What degree course did you study and when did you graduate?
I studied mathematics for four years and graduated in 2019.
Why did you choose that particular degree course?
Throughout my time at school I enjoyed mathematics and was confident in my performance in the subject. While I did briefly consider other degree paths (including other sciences and languages), I am very happy with how my eventual decision has turned out.
It is precisely the fact that I didn’t have a specific career path in mind that drew me to studying mathematics. I considered the opportunities available after studying the subject and knew that careers in a wide range of sectors would be available to me after I graduated.
Tell us about your employer
I am a second-year statistician on the Civil Service Fast Stream. Having previously worked in the Department for International Trade, I currently work in HMRC. HMRC is a non-ministerial department responsible for collecting a wide range of taxes, although I work primarily in the customs side of the department. I work closely with relevant external agencies, using trade and customs statistics to better understand the movement of goods around the UK and abroad.
What was the position you were recruited for. Please briefly outline the position you were recruited to within your organisation and summarise the business needs and role you fulfil
I work as an ad-hoc statistical analyst in the Trade Statistics and Customs Analysis team. With the increased attention on UK international trade since the UK left the EU, many projects and initiatives are underway to ensure analysis and analytical products meet the needs of a wide variety of customers. In my role, I lead statistical projects dealing with enhancements to existing statistical products and the development of new products, and I work with stakeholders to understand their analytical needs and develop the tools necessary to meet them.
What attracted you to this position?
My role in HMRC is a fast-paced analytical role that brings together analytical and coding skills with project management skills, and where each day will present new and varied challenges. The diverse needs of stakeholders in this time of great change present opportunities to work on a huge variety of projects and develop my capabilities in a wide range of areas.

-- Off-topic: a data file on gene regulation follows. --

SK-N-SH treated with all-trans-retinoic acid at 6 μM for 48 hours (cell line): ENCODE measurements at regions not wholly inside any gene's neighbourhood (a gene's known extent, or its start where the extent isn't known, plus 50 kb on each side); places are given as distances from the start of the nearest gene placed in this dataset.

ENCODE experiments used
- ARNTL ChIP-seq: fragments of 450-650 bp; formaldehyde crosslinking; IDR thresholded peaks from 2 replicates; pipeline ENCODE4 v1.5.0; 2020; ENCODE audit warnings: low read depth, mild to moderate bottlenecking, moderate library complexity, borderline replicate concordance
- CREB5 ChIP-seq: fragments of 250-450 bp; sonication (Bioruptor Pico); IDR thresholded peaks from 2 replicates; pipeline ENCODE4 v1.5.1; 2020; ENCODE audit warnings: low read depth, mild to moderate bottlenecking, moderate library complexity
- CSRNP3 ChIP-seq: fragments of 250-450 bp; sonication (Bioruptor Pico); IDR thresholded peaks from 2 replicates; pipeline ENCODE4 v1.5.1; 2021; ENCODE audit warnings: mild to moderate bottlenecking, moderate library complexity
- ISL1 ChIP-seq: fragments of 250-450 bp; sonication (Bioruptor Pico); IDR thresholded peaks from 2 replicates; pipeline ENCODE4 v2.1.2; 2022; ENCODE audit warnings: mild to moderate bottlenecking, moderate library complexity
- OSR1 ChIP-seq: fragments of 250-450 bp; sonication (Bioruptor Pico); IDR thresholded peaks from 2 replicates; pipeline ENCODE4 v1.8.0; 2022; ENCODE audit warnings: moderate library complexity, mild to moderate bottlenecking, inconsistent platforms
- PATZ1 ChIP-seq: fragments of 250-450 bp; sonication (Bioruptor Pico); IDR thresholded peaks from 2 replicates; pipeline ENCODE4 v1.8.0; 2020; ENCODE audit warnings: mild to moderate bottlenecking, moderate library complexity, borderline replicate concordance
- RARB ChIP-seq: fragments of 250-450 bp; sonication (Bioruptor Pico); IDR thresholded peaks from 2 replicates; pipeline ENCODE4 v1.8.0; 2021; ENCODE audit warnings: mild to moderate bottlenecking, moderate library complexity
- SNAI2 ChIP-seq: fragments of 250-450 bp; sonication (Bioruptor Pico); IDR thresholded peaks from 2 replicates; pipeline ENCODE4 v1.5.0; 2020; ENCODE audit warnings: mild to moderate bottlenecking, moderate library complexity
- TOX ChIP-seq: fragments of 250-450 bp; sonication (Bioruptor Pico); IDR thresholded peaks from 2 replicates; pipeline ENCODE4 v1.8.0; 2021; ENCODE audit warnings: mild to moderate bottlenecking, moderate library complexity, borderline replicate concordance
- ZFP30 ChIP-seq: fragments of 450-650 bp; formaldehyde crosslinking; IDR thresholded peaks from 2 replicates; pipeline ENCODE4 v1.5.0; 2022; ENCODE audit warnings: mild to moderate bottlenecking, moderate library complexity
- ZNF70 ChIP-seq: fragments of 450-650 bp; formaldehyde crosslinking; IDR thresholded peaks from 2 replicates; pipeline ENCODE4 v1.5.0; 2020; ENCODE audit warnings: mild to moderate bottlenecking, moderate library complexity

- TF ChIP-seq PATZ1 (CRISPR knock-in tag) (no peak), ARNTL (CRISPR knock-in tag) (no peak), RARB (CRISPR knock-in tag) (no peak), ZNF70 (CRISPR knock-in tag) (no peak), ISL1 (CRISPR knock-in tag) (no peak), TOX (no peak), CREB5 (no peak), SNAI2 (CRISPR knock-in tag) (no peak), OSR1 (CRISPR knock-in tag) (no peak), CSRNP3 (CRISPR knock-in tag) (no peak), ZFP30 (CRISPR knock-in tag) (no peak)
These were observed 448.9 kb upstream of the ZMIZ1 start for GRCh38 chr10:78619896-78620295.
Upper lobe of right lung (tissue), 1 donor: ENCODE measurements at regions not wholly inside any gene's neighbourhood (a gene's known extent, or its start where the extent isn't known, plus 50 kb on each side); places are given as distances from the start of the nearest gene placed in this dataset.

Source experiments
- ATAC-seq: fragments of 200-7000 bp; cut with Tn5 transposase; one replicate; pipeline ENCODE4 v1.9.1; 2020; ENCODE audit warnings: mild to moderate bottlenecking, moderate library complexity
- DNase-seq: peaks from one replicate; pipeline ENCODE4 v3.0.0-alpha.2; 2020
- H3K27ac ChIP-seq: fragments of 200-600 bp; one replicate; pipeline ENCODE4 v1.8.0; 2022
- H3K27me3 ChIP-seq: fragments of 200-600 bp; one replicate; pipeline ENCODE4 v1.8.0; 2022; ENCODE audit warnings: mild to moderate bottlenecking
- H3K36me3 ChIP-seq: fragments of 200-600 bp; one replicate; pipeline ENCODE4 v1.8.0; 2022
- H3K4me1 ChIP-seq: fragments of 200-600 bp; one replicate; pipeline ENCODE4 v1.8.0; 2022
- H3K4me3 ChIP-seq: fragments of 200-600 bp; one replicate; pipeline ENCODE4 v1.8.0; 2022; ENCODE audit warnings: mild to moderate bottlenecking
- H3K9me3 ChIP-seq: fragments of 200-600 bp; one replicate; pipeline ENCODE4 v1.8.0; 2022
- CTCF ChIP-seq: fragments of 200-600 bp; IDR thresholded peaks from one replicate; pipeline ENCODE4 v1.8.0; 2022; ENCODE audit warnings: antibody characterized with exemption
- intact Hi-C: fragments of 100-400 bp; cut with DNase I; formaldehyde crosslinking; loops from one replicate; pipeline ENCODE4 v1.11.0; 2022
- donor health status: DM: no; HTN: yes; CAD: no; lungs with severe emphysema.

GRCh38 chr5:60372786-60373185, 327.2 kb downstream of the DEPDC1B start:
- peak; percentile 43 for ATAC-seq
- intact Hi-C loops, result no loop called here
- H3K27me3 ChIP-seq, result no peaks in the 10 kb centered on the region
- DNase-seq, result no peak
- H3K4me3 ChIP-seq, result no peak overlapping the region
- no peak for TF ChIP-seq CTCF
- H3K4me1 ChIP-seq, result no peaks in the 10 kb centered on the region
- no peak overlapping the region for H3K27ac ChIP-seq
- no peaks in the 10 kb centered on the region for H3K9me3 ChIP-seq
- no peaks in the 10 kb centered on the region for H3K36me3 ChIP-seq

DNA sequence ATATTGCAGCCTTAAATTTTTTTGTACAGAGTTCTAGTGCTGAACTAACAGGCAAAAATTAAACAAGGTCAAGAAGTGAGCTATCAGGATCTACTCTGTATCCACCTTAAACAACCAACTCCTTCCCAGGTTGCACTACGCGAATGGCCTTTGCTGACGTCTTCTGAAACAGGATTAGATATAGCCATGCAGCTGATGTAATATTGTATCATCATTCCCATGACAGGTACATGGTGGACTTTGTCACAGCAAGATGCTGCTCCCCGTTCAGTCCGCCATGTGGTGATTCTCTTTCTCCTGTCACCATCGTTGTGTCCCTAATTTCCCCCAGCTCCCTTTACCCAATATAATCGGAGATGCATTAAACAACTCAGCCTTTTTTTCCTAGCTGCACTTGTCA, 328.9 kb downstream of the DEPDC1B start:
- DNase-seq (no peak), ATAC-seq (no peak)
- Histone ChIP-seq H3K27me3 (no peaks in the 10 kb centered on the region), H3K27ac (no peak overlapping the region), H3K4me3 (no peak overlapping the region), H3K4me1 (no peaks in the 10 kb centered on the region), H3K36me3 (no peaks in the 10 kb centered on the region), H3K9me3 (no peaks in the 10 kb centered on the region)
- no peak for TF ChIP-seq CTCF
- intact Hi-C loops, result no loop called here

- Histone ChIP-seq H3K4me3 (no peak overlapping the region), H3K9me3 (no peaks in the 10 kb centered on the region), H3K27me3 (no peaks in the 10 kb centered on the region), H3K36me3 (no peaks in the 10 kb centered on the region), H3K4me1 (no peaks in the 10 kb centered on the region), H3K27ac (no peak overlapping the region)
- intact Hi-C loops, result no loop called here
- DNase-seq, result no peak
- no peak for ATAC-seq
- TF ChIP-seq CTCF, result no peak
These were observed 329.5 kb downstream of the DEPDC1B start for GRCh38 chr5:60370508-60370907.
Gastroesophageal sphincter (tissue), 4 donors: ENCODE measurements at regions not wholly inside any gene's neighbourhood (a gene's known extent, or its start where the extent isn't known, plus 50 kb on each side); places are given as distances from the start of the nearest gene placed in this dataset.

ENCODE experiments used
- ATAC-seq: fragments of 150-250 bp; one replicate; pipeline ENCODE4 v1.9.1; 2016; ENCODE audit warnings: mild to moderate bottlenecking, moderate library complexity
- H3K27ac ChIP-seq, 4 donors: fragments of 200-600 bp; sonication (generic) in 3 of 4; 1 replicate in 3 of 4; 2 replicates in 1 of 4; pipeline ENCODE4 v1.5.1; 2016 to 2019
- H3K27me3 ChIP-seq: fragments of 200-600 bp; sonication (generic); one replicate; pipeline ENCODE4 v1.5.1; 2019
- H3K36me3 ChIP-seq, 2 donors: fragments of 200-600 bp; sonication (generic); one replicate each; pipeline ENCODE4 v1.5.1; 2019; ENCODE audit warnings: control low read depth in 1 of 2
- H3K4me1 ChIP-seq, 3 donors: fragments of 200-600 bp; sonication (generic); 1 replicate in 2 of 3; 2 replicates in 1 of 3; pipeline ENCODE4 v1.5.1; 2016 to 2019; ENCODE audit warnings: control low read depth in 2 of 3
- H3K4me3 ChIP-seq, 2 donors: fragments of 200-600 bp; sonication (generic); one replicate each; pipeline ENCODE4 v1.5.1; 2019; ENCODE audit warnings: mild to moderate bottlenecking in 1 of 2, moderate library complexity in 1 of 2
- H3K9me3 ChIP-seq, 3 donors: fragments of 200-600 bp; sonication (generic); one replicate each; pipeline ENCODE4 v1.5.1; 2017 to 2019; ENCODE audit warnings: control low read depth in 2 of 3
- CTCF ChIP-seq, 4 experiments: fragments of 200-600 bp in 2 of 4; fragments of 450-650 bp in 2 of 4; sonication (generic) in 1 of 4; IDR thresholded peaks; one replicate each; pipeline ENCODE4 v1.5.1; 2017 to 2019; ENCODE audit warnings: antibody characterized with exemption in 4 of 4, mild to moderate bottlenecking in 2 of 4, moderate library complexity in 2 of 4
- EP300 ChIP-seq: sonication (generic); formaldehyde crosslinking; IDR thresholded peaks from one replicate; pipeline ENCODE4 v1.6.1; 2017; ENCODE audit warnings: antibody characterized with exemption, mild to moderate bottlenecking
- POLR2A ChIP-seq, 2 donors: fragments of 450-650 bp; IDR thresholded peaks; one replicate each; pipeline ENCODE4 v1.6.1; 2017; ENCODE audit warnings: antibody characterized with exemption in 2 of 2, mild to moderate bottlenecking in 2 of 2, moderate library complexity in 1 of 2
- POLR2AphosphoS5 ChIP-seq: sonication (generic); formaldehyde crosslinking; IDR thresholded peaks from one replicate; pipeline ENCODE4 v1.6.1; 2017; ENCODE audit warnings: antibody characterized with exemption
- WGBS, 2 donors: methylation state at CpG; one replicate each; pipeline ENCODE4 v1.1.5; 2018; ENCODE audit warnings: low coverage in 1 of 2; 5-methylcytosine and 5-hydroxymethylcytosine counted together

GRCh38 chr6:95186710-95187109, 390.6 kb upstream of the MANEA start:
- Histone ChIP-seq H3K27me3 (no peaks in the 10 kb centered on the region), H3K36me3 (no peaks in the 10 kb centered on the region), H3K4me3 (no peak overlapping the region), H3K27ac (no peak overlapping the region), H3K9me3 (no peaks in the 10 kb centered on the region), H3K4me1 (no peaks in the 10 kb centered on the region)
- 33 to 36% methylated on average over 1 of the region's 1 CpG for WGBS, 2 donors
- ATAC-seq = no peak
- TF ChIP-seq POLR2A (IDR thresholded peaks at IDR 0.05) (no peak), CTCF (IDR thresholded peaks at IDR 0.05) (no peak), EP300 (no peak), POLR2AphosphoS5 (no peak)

More generally, I was attracted to the statistics scheme of the Fast Stream due to not only the fast career progression, but also the variety of roles available in a relatively short amount of time. In my first year on the scheme, I worked in a press office writing press articles and news stories that required statistics, while now I analyse complex datasets via coding to extract useful information for our customers!
What are the key skills you learnt at Warwick that have helped you with your career to date?
One of the greatest skills I developed at Warwick was a sense of curiosity and a drive to learn that may not have been possible studying more structured courses. The mathematics course at Warwick allows students to take some modules outside of the formal curriculum and I took full advantage of this, studying languages, philosophy, and finance modules during my four years at university. In my work life, I now seek out opportunities to develop myself in ways that may not be immediately applicable to the day’s work but have still helped me develop myself to allow wider scope in the projects and positions with which I am able to engage.
What has been your greatest career challenge to date and how did your experience and skills help overcome it?
An experience I’m sure is common to many newer starters, having started working in the Civil Service in late 2020, I was not able to meet any of my colleagues in person for well over six months. Given that my work involved working closely with a wide variety of people, assessing their statistical requirements and developing analysis to fit their needs, this presented a major challenge.
One major difficulty was that you never had those less formal conversations that you might have in the office that allow you to get to know your colleagues. Trying to recreate this by organising quick catch ups where talking about work was not allowed, or virtual events for people to take part in, went some way to help alleviate the difficulties this can cause.
What top tips would you give to students looking for a career in your market sector?
Have a good understanding of the reasons you want to work in the public sector as compared to the private sector. The Civil Service is a unique place to work and often feels like a different culture to firms in the private sector. Understanding these differences, the reasons behind the differences, and why these are values that draw you to the Civil Service will stand you in good stead.
What do you know now that you wish you had known when you were applying for jobs?
If you enjoy the application experience, you are likely to come across much better in interviews and assessment centres. It’s not always easy, but if you are able to relax into an assessment experience and focus on the positives that will come of the experience in any case, you will be able to portray yourself in an authentic light, you will be able to think more clearly and portray the best possible version of yourself to the assessor.